Cost to change ordinances


In the Brooder
11 Years
Aug 15, 2008
Salt Lake City
I've been trading some e-mails with my zoning commission about current ordinances and changing them. I was informed this morning it would cost me $1200 to apply for a change. I don't get the money back if it is unsuccessful.

Anyone have something similar to this?
In my town there is no cost such as that, but every municipality is different. I'd ask him for proof of what this $1200 pays for; for example, are those filing fees required by law or is that just his estimate on what you pay if you hired an attorney? If this fee is noted in a law as a filing fee or court fee then ask him to cite it for you so you can read the regulation or law for yourself.

You definitely should not believe what he tells you without proof.

Here is his e-mail:

The process to change the requirements of the zoning ordinance is to apply for a zoning code text amendment. The cost for this type of application is $1,200. Before spending this kind of money I would highly recommend that you meet with your local City Council representative to get a feel of how such an amendment may be looked at.
As part of your discussion with your Councilman, I would bring examples of what other cities are doing (you mentioned Taylorsville and I believe the Town of Elk Ridge, Utah County recently adopted a "Chicken Ordinance"). This is a tricky item as West Jordan continues its transition from its rural roots to an ever increasingly urban environment. If you choose to proceed with a text amendment please contact me with any other questions.


Scott Langford
It sounds like you're applying for a zoning waiver for only your property. It might be more effective (and cheaper) to try to gather some local support and then go to your councilman and persuade him to propose a change in the city ordinance.
Well, I noticed he did not actually cite the regulation. i.e. using proper legal citation naming the source ofthe law, the chapter number, section number etc. and shame on him! He should have done that, so again, do not believe anything he tells you until you read it for yourself.

I personally find it outrageous that citizens in your community are being discouraged from taking part in their own government unless they can pony up the cash to change a law; this totally stacks the deck in favor of deep-pocketed interests such as developers who want to turn farmland or rangeland into subdivisions because they can afford steep filing fees to initiate zoning changes favorable to them.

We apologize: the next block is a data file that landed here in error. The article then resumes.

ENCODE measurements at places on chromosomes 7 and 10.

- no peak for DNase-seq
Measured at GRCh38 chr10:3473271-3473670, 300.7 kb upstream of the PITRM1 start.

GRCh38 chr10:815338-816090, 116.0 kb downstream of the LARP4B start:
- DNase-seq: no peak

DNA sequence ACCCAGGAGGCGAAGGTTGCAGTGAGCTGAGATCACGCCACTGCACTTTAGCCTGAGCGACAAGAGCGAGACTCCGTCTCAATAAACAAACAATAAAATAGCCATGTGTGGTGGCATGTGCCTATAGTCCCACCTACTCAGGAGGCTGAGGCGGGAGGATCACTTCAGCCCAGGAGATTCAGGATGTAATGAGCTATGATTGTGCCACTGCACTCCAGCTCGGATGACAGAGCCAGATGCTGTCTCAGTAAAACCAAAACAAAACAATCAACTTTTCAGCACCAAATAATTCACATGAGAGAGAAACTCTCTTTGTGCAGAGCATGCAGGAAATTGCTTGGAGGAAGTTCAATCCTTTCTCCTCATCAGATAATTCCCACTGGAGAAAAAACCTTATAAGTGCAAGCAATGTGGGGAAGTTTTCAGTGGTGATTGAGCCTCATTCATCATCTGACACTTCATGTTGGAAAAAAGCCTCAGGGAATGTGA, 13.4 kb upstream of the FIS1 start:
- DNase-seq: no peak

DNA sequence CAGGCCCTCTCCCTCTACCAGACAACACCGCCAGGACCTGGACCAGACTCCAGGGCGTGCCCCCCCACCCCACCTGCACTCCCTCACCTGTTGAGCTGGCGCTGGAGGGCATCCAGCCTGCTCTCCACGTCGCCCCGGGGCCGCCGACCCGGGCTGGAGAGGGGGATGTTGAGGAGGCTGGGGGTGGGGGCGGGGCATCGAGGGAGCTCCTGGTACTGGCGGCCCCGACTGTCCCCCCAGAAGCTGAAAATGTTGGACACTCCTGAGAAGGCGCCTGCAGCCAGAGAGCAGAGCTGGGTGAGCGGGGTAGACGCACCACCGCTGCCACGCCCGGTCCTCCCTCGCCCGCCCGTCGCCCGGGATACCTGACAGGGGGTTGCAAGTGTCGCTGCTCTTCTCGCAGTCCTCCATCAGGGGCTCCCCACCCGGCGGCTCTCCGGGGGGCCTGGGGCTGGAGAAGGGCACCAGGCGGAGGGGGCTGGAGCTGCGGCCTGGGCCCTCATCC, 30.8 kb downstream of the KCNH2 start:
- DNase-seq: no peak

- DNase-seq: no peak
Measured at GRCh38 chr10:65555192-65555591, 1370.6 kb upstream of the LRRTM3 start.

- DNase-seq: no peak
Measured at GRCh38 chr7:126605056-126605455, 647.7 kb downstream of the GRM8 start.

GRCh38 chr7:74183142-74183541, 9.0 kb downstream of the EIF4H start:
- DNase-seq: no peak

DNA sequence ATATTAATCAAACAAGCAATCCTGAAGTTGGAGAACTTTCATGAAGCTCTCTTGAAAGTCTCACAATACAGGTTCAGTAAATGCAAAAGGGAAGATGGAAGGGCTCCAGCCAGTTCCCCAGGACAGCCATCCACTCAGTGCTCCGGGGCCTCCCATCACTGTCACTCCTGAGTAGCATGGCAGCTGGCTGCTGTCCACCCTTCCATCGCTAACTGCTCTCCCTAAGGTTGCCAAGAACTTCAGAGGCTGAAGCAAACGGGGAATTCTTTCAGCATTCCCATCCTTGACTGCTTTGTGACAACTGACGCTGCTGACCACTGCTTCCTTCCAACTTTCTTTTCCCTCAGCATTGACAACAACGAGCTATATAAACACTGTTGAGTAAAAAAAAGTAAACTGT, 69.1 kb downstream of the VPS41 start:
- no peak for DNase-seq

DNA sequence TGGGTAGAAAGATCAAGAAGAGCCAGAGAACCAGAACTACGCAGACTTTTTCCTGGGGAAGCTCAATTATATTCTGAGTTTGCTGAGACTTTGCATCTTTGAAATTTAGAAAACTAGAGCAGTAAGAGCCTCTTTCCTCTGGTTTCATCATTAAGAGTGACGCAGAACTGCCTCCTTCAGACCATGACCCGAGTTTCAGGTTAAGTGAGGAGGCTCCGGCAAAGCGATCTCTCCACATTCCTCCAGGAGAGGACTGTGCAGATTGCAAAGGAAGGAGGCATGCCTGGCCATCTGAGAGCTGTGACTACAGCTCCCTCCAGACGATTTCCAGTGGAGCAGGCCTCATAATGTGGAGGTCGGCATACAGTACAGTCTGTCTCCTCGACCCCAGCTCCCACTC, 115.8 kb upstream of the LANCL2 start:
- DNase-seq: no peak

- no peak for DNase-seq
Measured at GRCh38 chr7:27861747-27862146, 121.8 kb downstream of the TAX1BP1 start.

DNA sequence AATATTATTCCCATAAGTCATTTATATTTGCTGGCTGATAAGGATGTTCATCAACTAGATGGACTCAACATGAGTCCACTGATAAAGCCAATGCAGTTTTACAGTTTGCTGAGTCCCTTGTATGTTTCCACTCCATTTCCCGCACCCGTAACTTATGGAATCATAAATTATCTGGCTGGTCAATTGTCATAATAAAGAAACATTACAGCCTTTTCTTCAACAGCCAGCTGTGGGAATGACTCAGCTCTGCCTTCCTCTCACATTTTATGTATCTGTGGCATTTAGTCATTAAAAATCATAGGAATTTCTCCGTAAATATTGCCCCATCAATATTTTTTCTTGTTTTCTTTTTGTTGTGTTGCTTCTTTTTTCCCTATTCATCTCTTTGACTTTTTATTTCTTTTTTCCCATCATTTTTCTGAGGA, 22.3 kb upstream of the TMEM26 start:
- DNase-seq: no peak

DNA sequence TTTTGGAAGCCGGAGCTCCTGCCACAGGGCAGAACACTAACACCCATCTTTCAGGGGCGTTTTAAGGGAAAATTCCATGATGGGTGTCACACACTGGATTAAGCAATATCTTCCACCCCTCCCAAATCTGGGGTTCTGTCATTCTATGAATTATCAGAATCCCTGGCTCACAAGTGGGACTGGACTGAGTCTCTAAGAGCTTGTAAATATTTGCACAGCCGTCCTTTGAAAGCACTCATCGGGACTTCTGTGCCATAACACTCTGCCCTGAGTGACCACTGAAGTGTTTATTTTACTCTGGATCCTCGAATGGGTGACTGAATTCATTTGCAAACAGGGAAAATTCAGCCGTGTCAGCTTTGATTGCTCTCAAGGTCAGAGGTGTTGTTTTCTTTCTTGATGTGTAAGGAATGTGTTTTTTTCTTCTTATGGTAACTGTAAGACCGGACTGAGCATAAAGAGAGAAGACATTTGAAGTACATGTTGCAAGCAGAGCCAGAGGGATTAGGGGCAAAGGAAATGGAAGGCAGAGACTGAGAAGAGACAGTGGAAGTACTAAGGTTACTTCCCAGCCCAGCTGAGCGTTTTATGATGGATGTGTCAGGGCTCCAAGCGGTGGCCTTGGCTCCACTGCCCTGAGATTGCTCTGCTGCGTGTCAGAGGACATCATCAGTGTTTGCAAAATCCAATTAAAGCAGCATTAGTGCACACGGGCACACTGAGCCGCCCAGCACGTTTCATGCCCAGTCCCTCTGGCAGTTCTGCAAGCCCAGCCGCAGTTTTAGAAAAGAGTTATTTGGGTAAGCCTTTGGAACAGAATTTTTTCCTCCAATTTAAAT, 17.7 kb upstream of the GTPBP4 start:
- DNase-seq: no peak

The best course may be to speak with councilman (who you elect by the way) and ask them for help locating this regulation so you can really see that all is involved and get them on board to change things because your interests are not being represented even in the law making process.
He referred me to the form used to apply, which conveniently did not include a fee schedule.

The form is specifically for development changes or property improvements to the zoning ordinances.
He clearly doesn't get it then, because as Mama Kate pointed out there must be some way for individual homeowners to apply for either a special building permit or a zoning variance (which are two differents things, btw. )

Do you know if you can have chickens in your town? If chickens are allowed, but your area is not zoned for it then that's one legal course of action, however, if they are not allowed at all that's a different course of legal action.

did you see this on KSL today? I dont know how close you are to provo, but its interesting to see that zoning laws are changing and maybe will move toward your area.

Provo may let residents keep 6 chickens at home
March 11th, 2009 @ 10:20am
PROVO, Utah (AP) -- The Provo Municipal Council is considering an ordinance that would allow people to keep up to six hen chickens at home.

Councilwoman Cindy Clark says chickens have become urban and many Provo residents already keep hen houses on their property to harvest eggs.

However, Council Chairwoman Cynthia Dayton says concerns over public health and nuisance issues need to be addressed.

A draft ordinance reviewed by the council on Tuesday requires the chickens to be kept in an outdoor enclosed area and moved to a hen house at night. It also requires the enclosed area to be cleaned weekly and made safe from predators.

Current city code doesn't allow people to keep chickens in residential areas
My cousin (also a member here) just sent me that article. A quick search over the last month revealed 3 other articles of the same nature for towns within 30 miles of me.

Chickens are allowed on RR (Rural Residential) zones. I am about .5 miles from the nearest RR zone.

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